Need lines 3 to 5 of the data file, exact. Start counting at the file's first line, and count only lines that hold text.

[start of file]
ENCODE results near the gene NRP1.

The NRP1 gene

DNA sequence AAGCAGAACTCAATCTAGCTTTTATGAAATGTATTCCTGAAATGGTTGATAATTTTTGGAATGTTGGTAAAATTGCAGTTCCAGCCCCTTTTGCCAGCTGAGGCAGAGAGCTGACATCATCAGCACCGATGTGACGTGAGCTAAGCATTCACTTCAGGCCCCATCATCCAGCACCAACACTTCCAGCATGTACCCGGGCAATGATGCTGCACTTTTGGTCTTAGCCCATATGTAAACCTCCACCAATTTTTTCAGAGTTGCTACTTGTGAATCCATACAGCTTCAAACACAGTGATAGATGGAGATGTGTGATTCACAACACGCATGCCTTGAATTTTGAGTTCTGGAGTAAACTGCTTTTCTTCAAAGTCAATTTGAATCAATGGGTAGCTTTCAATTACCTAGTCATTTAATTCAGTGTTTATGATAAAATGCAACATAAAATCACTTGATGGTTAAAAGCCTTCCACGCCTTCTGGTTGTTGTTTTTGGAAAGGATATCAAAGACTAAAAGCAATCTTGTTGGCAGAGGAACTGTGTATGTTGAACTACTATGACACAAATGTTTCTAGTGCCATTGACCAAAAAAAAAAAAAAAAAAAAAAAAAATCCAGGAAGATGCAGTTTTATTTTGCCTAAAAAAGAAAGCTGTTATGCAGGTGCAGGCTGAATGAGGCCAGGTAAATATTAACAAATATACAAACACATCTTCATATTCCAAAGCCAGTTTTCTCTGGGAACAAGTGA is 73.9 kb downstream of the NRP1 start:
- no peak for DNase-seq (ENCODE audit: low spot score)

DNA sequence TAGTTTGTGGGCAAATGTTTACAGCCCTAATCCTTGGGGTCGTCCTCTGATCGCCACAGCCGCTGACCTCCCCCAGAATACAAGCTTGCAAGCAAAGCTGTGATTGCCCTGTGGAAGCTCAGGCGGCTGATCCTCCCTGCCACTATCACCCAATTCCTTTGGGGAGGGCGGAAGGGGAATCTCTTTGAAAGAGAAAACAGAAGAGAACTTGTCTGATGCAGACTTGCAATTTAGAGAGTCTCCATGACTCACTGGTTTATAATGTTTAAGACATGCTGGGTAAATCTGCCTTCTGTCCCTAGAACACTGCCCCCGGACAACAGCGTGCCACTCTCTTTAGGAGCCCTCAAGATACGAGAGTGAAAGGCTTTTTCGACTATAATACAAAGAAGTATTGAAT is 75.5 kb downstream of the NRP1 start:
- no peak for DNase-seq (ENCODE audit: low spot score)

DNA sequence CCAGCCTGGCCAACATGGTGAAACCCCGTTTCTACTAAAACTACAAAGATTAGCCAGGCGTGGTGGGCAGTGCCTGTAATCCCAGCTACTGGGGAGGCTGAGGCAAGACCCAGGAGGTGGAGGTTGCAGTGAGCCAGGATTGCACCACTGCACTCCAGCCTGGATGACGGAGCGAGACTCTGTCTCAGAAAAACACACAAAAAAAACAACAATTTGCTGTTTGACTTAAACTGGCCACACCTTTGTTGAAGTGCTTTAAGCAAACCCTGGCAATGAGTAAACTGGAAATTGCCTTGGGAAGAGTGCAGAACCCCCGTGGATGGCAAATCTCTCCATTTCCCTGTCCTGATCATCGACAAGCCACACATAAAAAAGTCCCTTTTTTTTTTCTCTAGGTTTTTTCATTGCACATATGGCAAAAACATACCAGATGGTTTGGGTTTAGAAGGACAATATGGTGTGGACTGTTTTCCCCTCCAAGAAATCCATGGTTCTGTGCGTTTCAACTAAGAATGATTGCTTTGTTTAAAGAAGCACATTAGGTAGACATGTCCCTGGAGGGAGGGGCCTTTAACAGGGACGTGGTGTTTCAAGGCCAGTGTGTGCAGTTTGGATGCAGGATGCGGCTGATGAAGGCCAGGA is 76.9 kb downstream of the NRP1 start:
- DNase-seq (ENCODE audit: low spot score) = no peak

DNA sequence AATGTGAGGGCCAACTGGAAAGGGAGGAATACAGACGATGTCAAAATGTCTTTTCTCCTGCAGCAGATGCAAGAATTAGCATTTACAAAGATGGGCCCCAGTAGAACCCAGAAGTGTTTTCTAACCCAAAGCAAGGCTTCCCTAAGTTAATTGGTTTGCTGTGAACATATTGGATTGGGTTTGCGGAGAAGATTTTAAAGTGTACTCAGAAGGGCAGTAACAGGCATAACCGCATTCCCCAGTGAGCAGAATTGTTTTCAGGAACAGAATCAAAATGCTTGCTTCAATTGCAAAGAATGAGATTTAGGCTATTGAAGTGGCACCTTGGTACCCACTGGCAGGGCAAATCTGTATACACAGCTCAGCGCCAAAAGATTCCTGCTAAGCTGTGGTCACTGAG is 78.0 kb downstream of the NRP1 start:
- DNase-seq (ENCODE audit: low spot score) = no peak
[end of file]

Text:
DNA sequence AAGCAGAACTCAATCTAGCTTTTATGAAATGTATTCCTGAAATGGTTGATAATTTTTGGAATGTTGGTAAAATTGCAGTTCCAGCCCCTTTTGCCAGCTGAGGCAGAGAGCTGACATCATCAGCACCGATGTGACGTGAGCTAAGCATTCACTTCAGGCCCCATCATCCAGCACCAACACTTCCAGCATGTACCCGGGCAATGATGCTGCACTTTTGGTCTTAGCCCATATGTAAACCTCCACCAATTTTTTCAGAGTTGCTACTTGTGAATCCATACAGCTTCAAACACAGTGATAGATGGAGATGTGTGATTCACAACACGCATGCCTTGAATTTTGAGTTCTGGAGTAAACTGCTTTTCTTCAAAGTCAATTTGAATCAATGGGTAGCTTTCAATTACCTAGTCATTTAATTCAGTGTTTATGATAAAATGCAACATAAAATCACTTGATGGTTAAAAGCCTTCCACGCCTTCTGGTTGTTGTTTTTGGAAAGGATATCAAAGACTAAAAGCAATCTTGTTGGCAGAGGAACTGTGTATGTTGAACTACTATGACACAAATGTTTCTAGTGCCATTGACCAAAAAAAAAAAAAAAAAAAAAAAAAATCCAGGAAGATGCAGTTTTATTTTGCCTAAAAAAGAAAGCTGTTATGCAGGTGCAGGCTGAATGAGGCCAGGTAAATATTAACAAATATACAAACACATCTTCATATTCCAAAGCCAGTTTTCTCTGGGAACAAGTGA is 73.9 kb downstream of the NRP1 start:
- no peak for DNase-seq (ENCODE audit: low spot score)

DNA sequence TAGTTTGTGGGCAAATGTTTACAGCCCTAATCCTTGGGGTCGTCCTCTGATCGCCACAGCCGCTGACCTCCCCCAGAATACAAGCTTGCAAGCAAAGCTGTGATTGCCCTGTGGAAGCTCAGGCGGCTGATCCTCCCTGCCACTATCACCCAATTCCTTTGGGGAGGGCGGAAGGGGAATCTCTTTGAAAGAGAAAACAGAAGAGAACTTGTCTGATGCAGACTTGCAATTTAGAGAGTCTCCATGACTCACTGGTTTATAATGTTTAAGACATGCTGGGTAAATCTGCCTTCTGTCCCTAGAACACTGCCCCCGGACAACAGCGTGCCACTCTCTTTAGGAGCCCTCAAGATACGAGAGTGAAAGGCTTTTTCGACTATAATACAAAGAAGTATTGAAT is 75.5 kb downstream of the NRP1 start: